The digital revolution has already changed the skills we need. A UTC education futureproofs young people’s careers by focusing on active learning; technical entrepreneurial skills; and personal and collaborative skills.
Careers of the future will involve agile thinking and problem-solving, but the skills prioritised by many schools are increasingly done by computers. That’s where UTCs are different.
The digital revolution has already changed the skills that young people need to be successful in the world of work, and this trend is set to continue at an extraordinary pace. Arguably the most comprehensive study on how this could impact the job’s market found that 30% of all employees could be replaced by automation by 2030, depending on the speed of adoption. The Covid-19 pandemic will undoubtably accelerate the trend towards automation, particularly where it keeps workers and consumers safer.
Of course, jobs and automation are not mutually exclusive. This is not all bad news! But it does mean that employers will place greater value on those characteristics and aptitudes, particularly ‘non-linear’ thinking skills, which are simply harder to replace with computers and robots.
Unfortunately for many young people, our school system today prioritises just the opposite: linear thinking skills. These are analytical, methodical, and process-driven ways of working. They have a start and an end. Linear thinkers use the wealth of information they have assimilated and apply this to problem solving. Indeed, our examination system, the very measure of student achievement, is perfectly designed for linear thinkers. Ironically, those very skills which might help to achieve the highest grades at GCSEs and A Levels are precisely those which are most easily replaced by computers. Is this really what we should desire in our schools?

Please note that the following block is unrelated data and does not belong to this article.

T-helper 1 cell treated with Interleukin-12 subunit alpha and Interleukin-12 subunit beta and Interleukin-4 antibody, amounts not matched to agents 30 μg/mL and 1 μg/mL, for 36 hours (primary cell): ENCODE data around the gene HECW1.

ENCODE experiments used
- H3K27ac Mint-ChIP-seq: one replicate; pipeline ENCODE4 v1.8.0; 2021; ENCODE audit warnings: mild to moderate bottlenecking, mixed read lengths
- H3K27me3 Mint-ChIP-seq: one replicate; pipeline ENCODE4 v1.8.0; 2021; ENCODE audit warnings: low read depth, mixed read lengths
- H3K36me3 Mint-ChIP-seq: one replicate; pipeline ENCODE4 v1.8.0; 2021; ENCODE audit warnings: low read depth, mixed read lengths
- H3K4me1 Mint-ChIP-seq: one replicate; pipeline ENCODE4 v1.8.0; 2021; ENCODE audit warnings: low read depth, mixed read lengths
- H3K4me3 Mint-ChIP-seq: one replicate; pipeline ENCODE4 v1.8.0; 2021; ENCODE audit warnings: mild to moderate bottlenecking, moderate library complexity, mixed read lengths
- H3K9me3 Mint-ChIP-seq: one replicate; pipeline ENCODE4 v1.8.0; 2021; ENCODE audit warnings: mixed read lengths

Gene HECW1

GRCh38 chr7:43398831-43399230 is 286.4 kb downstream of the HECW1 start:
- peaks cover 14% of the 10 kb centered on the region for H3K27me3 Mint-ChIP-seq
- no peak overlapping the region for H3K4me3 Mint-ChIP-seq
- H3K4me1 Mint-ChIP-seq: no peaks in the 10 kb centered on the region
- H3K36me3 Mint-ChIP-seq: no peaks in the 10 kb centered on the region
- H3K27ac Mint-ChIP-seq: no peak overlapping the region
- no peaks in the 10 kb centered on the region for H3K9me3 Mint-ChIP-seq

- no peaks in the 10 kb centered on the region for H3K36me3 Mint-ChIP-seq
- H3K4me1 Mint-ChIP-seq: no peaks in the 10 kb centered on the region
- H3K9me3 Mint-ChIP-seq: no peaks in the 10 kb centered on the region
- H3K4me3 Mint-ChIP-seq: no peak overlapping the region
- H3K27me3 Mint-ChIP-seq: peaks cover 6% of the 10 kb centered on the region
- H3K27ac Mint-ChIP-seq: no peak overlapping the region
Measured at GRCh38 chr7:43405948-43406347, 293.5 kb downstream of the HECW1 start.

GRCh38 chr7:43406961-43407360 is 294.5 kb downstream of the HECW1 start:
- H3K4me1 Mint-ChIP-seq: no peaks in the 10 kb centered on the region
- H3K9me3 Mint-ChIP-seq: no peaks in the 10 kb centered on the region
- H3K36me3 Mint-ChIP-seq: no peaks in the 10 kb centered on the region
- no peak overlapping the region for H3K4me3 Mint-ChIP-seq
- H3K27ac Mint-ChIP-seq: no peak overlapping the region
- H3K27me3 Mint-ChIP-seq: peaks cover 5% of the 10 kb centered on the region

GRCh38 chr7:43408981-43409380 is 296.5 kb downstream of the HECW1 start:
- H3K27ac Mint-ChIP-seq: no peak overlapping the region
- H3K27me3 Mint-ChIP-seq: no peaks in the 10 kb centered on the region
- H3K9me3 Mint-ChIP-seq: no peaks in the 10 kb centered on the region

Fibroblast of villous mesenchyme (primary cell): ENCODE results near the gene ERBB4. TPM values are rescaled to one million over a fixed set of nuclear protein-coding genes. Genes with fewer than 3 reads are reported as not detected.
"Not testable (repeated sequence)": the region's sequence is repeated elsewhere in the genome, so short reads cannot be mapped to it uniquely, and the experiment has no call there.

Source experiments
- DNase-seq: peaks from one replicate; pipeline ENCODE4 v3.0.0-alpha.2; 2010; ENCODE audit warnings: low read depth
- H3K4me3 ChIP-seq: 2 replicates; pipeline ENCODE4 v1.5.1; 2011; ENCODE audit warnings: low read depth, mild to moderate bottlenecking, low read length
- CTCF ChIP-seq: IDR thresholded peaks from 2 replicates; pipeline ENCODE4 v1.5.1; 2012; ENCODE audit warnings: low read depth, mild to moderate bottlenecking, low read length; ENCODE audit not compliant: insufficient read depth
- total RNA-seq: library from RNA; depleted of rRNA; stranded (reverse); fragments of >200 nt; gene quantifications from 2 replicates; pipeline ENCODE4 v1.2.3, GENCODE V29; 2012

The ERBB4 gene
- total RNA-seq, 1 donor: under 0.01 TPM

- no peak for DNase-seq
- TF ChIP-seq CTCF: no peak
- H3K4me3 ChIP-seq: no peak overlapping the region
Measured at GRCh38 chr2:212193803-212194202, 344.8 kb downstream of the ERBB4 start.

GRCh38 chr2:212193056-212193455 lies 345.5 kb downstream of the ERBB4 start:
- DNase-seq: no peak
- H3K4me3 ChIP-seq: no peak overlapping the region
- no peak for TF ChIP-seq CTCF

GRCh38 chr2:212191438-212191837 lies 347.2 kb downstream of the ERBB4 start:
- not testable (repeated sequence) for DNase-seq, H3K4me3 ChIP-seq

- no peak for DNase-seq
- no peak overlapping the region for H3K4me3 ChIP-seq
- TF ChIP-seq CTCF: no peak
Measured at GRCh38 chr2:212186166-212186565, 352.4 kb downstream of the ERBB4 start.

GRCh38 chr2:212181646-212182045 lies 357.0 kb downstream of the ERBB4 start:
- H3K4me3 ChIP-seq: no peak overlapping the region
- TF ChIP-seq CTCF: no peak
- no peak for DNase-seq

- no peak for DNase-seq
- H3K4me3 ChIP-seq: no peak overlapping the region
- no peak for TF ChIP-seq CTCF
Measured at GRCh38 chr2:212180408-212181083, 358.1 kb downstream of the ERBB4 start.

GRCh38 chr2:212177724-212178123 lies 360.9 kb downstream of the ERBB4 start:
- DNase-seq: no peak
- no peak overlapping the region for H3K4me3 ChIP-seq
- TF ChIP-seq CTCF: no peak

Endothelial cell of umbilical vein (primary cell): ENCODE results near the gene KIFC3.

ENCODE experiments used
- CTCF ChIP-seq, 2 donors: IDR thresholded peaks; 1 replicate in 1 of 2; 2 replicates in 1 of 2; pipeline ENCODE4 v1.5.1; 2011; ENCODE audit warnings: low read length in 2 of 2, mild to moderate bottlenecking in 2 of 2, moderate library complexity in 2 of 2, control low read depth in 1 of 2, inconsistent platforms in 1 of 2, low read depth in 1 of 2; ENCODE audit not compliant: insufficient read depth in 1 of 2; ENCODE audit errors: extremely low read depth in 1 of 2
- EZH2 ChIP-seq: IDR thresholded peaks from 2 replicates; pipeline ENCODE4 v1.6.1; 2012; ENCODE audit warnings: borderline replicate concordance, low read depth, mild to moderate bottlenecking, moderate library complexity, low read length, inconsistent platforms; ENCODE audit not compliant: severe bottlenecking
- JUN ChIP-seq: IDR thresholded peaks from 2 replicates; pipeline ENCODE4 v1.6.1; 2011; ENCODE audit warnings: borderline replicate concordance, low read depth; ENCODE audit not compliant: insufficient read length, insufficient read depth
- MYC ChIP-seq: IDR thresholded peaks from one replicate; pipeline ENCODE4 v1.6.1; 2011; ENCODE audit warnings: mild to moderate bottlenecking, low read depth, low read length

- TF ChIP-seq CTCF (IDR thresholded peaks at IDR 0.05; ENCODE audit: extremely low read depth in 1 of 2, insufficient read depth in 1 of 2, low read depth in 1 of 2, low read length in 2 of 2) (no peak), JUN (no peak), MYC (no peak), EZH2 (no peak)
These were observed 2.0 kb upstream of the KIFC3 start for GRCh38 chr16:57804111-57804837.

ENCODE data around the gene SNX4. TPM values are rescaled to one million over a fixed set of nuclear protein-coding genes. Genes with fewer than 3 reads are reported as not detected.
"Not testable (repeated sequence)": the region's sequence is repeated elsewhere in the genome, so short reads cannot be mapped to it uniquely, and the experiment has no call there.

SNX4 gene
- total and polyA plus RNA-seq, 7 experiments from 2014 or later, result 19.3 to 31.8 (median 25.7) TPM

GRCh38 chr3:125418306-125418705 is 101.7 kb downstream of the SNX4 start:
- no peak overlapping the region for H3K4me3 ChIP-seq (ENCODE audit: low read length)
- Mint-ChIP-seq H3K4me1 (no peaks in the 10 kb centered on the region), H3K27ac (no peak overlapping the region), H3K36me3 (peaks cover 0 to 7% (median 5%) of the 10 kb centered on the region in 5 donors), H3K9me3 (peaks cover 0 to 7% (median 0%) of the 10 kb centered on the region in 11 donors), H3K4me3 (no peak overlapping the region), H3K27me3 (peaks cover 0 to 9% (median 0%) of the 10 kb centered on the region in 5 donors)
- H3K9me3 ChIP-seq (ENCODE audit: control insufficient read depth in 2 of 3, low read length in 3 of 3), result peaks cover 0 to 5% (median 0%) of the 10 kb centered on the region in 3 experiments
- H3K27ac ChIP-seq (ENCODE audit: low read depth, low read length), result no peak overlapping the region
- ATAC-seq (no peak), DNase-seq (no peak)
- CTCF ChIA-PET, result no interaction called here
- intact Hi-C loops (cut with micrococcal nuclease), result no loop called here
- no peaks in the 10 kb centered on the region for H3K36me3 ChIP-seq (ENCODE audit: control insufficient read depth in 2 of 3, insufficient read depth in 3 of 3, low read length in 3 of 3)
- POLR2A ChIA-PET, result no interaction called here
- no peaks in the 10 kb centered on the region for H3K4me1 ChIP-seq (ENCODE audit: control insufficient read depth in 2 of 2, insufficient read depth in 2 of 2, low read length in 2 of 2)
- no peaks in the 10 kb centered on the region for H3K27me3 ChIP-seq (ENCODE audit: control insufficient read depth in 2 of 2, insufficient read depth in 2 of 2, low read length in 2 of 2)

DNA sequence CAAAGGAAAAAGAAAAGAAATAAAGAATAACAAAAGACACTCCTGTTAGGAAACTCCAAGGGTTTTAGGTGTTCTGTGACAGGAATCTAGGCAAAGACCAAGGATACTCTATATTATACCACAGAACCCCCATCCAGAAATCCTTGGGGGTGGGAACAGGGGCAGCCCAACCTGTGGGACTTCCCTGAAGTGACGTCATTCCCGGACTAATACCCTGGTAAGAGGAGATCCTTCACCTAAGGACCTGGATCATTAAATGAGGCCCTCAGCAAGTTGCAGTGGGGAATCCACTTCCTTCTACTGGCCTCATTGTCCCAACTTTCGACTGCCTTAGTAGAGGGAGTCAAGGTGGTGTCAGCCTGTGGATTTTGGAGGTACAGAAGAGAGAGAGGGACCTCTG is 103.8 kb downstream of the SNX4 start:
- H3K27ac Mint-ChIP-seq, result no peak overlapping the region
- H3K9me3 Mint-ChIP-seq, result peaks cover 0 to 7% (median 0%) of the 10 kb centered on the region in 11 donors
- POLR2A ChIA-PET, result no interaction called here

An education which truly prepares young people for the future must also nurture and develop non-learning thinking skills such as creativity, entrepreneurial characteristics, active rather than passive learning, and leadership and collaboration. In other words, while knowledge is as necessary as ever, it is no longer enough. Abstract information and reasoning need to be linked to the ‘real world’ through practical applications.
This is precisely the approach of University Technical Colleges (“UTCs”). Through their association with employers and universities, project-based learning, and a focus on technical subjects, UTCs bridge the gap between the world of education and the world of work. By placing equal emphasis on both linear and non-linear skills, UTCs ‘futureproof’ young peoples’ careers.
Today, there are 48 UTCs across England educating just under 15,000 students, aged between 13 and 18. This unique and relevant approach to education has the support of over 400 employer and university partners, who see the true value of non-linear, as well as linear, skills as they look into the future of their organisations.
Technology is changing the way everyone works. The current coronavirus pandemic will only accelerate this. Our education system must keep pace with this change, or the job prospects for many young people will be dire. One beacon of hope in the current crisis is that we have seen that radical change across all facets of society is possible, despite significant challenges. Where there is a will, there is a way. We need to take this on board and be bold with our school system, and UTCs are leading the way by providing an education fit for the 21st Century.